CPS decision not to charge Sir Cliff Richard is reviewed after alleged victim of historic sex abuse appeals


One of Sir Cliff Richard’s alleged victims has called for a review of the decision to drop the investigation into historic sex abuse claims, the Crown Prosecution Service has said.

Following a controversial two-year inquiry by South Yorkshire Police, which cost an estimated £800,000, the case was rejected by the CPS as there was “insufficient evidence to prosecute” the veteran entertainer.

The CPS examined evidence from four men who claimed offences took place between 1958 and 1983.

But the case is now being reviewed after one of the men appealed the decision not to press charges, The Mirror reported.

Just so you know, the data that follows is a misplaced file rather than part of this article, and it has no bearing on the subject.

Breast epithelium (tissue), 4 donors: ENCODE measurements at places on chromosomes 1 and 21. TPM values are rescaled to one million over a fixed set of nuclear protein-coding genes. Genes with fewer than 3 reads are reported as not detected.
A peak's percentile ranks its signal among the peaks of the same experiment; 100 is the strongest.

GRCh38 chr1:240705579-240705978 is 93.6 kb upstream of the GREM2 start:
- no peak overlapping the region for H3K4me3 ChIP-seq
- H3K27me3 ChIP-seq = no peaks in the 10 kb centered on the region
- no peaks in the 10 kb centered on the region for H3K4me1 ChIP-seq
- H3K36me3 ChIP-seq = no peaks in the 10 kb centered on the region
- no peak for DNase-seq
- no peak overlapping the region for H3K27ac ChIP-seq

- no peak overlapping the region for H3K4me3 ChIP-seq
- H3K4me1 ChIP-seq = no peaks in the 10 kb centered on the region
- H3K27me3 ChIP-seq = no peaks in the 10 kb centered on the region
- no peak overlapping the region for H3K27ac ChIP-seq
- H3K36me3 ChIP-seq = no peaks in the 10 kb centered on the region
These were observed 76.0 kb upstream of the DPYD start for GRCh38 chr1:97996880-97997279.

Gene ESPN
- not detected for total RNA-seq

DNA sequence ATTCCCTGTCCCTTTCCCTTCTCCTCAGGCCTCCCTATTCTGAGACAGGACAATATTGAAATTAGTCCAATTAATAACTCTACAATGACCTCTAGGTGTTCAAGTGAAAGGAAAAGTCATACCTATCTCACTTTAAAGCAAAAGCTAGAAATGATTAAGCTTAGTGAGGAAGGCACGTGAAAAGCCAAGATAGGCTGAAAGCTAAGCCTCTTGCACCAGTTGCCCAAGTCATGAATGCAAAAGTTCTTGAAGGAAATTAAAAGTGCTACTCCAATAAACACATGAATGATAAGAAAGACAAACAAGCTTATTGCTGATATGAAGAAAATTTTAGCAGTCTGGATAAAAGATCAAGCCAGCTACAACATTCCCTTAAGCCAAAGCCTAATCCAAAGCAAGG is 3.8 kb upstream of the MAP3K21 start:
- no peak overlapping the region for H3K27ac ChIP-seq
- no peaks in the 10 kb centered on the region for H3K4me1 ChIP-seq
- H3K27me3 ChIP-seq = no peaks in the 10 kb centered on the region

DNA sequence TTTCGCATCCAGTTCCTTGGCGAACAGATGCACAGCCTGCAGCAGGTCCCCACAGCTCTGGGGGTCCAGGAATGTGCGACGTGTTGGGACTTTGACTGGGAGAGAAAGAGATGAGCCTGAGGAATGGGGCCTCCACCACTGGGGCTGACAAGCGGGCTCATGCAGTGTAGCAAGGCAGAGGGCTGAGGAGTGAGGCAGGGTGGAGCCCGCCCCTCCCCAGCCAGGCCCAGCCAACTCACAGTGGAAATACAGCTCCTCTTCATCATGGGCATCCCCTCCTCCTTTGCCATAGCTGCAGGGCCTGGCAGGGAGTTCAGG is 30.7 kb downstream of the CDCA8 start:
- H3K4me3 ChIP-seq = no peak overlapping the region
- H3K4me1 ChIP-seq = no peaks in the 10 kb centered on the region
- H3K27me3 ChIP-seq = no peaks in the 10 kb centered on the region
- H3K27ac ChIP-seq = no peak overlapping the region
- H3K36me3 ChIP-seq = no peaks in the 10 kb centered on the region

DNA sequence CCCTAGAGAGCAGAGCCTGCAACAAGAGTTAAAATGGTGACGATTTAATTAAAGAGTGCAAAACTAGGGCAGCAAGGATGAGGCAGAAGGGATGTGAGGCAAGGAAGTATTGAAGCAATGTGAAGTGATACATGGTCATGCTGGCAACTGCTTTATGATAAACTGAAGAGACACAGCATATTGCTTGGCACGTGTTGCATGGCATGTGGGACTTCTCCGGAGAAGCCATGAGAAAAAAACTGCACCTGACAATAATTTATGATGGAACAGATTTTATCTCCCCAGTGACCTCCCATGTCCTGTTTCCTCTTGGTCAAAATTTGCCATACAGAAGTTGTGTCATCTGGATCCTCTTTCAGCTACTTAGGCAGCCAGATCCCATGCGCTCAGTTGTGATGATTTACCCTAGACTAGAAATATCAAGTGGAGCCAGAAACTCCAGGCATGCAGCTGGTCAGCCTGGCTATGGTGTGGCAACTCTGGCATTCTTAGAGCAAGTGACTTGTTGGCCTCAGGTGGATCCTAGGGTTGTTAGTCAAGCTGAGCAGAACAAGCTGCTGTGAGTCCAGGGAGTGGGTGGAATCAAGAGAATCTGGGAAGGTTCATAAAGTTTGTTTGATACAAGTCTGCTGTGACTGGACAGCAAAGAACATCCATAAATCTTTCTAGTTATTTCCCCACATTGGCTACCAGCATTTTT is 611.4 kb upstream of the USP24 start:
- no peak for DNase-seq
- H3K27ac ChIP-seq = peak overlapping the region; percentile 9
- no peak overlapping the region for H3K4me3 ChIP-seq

This news comes days after Sir Cliff, 75, said he had recovered from his year of continued heartbreak, after having his life “effectively turned upside down” by the accusations.

He was reportedly told of the challenge a short time before the death of his sister Donna Gordon, 73, earlier this month, in the latest of what friends described as an “absolutely depressing” year for the singer.

Last year, Sir Cliff was left “utterly devastated” after close friend Cilla Black died aged 72 in a fall at her villa in Spain.

The latest revelations may be a setback for the star who last week told the tabloid he was “back to his best”.

“I’m back to my best. I’m OK, everything will be OK. I want to thank all my fans for being so amazing,” he said.

A CPS spokesman last night confirmed: “We have received a Victims’ Right to Review request.” Guidelines suggest a review would normally take six weeks.

A spokesman for Sir Cliff declined to comment last night.

News Source TelegraphNews

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